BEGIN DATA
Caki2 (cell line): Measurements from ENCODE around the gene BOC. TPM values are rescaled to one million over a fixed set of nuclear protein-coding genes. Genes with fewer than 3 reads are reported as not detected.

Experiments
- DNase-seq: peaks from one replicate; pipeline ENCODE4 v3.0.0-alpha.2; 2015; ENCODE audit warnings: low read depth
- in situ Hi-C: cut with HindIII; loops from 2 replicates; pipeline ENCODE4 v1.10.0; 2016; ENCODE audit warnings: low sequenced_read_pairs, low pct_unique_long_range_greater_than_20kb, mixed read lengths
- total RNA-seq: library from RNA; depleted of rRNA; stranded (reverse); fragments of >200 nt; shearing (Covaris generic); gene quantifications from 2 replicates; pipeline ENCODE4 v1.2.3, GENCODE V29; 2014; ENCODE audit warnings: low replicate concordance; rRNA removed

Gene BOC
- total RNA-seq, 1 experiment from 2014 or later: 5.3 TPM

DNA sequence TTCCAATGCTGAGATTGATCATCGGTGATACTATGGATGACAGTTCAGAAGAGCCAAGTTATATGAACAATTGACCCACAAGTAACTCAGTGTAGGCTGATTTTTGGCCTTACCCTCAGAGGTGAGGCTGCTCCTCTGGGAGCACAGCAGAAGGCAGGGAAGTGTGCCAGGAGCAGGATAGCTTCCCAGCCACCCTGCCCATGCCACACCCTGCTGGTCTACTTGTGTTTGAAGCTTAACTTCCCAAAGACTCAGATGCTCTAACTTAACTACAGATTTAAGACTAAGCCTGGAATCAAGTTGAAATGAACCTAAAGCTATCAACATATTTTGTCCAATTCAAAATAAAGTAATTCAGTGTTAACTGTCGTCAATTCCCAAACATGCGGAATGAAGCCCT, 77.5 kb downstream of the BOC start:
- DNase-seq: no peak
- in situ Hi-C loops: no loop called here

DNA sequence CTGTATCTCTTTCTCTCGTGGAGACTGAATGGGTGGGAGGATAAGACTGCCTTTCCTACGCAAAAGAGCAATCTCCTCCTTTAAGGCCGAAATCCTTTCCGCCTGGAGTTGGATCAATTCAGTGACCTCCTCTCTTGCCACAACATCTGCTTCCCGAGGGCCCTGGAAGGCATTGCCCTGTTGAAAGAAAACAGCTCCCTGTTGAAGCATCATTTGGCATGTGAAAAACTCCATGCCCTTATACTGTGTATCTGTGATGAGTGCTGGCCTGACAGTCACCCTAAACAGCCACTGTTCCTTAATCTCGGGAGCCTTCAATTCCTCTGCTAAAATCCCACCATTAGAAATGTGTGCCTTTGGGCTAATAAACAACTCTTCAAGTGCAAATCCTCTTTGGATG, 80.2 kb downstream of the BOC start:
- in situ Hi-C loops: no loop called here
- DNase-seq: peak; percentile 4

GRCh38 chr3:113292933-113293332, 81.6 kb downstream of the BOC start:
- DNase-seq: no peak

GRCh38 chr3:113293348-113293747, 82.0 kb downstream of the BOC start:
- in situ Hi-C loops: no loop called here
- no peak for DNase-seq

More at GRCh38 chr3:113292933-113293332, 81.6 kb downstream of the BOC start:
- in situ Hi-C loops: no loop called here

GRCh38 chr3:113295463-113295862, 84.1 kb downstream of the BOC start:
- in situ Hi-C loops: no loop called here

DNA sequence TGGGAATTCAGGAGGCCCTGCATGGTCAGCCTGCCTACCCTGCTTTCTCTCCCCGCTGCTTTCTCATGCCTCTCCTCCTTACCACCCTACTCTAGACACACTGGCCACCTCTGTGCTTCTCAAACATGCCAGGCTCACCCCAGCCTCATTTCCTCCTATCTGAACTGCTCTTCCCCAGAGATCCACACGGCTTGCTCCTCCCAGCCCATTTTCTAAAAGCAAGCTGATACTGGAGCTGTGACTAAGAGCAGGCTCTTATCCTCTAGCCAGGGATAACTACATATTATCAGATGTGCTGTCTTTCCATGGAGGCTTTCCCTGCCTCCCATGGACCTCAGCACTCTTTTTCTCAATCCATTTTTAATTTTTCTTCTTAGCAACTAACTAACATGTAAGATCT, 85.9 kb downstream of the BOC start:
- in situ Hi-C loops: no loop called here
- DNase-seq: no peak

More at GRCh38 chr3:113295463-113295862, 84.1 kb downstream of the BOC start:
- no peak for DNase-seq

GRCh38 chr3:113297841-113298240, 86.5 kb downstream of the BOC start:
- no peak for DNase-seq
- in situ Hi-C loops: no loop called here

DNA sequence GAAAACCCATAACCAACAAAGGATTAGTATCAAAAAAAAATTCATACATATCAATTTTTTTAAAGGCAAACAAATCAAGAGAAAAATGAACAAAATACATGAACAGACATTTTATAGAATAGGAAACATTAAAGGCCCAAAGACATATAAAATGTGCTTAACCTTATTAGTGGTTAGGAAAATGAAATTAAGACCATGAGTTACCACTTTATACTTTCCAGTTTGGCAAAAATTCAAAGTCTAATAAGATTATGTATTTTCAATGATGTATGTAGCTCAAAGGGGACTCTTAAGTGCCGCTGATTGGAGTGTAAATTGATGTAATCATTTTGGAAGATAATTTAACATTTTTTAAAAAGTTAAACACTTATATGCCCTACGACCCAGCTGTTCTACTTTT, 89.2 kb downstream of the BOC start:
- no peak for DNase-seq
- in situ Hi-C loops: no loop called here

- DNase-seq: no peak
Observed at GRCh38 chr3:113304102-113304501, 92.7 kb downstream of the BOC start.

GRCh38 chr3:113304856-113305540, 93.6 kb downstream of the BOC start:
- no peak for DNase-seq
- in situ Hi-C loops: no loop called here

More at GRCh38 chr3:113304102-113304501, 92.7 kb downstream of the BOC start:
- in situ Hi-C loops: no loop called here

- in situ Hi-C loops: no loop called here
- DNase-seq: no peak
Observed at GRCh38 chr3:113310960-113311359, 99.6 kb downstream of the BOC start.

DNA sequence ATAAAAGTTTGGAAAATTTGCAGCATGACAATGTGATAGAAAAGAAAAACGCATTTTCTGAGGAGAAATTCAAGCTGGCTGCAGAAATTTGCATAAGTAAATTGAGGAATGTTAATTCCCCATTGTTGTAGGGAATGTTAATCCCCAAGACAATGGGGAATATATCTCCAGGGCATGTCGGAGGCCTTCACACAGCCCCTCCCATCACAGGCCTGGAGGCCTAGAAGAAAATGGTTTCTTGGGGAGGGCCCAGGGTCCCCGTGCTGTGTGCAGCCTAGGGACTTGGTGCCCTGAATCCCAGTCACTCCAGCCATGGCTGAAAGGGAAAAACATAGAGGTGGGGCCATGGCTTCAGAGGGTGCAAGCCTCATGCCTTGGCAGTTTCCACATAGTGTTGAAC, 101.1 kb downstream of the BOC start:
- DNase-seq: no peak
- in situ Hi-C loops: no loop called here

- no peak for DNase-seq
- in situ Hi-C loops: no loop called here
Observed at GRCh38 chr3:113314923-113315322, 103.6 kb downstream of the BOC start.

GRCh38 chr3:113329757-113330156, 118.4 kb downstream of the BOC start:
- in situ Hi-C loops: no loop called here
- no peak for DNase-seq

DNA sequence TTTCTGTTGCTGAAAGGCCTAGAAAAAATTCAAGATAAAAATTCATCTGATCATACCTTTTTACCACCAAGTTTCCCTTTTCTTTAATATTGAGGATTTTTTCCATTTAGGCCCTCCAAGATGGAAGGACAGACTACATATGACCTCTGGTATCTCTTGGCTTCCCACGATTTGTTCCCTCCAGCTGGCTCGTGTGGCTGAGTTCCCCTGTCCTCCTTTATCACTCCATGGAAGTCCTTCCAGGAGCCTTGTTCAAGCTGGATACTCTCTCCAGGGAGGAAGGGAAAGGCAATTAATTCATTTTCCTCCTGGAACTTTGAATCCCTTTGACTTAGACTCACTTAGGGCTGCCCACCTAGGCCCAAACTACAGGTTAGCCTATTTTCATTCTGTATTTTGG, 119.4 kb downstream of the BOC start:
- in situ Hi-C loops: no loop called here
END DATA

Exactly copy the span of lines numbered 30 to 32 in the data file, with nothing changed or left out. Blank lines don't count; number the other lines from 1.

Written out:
- in situ Hi-C loops: no loop called here

DNA sequence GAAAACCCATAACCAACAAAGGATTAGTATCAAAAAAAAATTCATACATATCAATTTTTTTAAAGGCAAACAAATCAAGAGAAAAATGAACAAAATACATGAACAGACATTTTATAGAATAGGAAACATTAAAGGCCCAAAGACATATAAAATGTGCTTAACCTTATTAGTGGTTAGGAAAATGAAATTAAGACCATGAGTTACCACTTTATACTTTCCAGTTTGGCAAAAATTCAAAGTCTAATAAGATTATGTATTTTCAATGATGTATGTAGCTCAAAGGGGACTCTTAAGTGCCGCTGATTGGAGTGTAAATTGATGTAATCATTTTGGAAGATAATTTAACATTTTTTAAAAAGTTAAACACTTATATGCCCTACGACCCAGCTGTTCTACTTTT, 89.2 kb downstream of the BOC start:
- no peak for DNase-seq